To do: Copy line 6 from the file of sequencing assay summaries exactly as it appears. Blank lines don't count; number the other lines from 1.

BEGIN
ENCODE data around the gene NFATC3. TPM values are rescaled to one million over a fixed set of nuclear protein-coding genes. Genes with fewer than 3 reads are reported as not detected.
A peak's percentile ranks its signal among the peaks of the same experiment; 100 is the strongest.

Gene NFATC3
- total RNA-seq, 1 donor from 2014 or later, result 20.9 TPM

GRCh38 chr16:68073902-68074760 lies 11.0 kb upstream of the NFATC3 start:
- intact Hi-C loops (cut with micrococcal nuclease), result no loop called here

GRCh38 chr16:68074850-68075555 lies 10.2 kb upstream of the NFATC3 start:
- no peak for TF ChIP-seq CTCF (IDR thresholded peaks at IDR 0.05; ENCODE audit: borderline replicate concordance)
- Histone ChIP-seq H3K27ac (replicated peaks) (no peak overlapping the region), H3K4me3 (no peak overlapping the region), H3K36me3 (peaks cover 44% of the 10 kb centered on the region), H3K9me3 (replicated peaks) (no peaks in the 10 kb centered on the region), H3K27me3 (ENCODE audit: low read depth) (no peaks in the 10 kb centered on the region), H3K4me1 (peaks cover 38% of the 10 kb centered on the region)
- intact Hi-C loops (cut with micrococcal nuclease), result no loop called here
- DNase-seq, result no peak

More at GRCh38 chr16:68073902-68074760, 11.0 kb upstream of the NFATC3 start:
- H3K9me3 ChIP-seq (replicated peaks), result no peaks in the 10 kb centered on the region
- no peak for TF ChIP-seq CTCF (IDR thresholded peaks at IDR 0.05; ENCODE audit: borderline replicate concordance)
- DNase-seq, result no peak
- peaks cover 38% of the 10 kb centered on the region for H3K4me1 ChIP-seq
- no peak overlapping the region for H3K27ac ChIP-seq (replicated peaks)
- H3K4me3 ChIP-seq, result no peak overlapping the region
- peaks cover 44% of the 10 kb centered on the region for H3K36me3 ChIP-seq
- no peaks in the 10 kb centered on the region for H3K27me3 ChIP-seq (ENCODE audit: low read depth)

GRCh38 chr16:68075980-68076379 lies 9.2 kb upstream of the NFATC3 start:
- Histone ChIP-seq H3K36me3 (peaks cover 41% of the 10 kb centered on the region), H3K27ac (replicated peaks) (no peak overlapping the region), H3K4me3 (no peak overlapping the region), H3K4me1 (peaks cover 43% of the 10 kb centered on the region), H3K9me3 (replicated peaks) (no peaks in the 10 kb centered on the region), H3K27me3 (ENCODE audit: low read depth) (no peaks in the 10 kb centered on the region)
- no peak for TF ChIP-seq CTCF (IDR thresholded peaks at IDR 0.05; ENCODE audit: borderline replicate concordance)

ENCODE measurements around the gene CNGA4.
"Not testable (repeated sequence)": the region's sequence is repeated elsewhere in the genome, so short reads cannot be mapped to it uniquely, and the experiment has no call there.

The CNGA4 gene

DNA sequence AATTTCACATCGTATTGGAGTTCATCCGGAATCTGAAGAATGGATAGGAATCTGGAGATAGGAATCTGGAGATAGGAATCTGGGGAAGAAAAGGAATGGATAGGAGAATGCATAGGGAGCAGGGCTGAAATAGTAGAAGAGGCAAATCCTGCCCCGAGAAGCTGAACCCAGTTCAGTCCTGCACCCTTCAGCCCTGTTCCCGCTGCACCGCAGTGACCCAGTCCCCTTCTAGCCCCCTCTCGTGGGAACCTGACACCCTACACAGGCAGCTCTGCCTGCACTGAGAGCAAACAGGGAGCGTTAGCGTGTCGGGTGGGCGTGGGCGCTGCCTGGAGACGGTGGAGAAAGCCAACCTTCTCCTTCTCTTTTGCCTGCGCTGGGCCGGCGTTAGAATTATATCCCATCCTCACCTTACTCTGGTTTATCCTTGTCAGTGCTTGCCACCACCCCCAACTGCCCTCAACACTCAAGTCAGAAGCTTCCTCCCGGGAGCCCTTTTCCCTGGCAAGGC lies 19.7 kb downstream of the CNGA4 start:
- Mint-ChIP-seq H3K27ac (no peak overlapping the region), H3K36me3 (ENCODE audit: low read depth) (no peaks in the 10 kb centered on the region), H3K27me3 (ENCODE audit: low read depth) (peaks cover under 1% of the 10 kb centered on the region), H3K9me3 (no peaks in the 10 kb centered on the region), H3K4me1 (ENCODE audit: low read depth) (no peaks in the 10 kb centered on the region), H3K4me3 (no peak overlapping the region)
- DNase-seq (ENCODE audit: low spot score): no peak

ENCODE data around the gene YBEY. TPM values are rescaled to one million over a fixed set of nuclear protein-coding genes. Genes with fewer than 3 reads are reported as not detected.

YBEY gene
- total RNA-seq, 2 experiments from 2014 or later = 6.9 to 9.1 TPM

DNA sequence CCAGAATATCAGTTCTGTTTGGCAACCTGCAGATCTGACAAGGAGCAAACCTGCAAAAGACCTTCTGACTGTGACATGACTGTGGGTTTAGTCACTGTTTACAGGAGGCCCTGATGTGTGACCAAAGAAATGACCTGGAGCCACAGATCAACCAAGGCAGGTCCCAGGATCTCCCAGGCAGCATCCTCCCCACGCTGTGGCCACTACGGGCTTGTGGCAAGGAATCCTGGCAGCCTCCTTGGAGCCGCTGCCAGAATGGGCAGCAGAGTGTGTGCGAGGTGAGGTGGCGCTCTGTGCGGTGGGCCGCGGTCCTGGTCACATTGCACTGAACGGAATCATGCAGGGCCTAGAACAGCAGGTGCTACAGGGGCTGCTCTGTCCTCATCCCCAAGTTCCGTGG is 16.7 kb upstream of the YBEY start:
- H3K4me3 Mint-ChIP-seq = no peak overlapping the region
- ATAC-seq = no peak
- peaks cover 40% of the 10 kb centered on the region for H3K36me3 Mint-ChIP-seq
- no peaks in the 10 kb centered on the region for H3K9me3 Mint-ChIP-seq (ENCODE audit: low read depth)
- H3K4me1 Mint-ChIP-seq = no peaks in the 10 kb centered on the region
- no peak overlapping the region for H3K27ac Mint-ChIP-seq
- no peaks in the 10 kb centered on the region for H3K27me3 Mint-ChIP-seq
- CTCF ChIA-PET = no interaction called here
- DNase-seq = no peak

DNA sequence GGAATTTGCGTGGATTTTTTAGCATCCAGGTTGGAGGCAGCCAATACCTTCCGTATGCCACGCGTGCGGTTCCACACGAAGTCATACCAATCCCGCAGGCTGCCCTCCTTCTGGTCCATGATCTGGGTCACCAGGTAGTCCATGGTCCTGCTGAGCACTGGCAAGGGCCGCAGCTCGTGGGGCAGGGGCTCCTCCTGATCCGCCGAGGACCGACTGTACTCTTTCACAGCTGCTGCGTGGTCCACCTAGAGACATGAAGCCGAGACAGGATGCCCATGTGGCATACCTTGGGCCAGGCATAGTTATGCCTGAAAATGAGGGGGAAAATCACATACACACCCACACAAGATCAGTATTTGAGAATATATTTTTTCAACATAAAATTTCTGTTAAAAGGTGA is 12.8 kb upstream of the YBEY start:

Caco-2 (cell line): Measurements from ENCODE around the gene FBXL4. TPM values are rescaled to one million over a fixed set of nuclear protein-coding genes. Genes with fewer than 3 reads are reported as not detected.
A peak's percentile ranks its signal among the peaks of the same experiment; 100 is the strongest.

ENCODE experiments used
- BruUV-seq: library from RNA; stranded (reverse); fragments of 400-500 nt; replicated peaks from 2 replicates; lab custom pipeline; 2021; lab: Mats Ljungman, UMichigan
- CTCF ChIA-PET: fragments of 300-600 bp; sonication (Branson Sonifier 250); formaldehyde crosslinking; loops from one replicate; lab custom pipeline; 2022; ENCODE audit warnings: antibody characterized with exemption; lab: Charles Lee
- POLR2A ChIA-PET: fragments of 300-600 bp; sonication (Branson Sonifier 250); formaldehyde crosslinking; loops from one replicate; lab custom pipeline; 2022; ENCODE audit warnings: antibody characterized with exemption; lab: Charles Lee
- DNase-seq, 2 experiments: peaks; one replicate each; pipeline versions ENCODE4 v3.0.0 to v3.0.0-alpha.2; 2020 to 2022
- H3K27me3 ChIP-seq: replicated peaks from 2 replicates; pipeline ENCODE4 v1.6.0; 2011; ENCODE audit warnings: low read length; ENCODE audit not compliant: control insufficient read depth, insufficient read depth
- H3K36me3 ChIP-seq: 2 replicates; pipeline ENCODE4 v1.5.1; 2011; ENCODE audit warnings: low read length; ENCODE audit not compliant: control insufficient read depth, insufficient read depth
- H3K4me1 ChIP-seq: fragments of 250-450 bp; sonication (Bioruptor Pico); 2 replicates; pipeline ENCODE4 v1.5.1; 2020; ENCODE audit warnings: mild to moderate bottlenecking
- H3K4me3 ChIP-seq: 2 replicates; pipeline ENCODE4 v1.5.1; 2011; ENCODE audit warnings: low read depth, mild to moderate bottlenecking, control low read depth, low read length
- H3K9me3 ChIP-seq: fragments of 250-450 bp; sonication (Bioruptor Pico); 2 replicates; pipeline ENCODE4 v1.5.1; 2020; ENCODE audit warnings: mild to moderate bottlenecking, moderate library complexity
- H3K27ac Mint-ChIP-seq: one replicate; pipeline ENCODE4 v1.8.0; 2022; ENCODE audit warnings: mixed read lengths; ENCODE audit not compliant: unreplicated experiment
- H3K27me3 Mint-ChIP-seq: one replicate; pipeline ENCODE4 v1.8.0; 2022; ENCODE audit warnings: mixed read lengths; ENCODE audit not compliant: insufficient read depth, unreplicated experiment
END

- intact Hi-C loops (cut with micrococcal nuclease), result no loop called here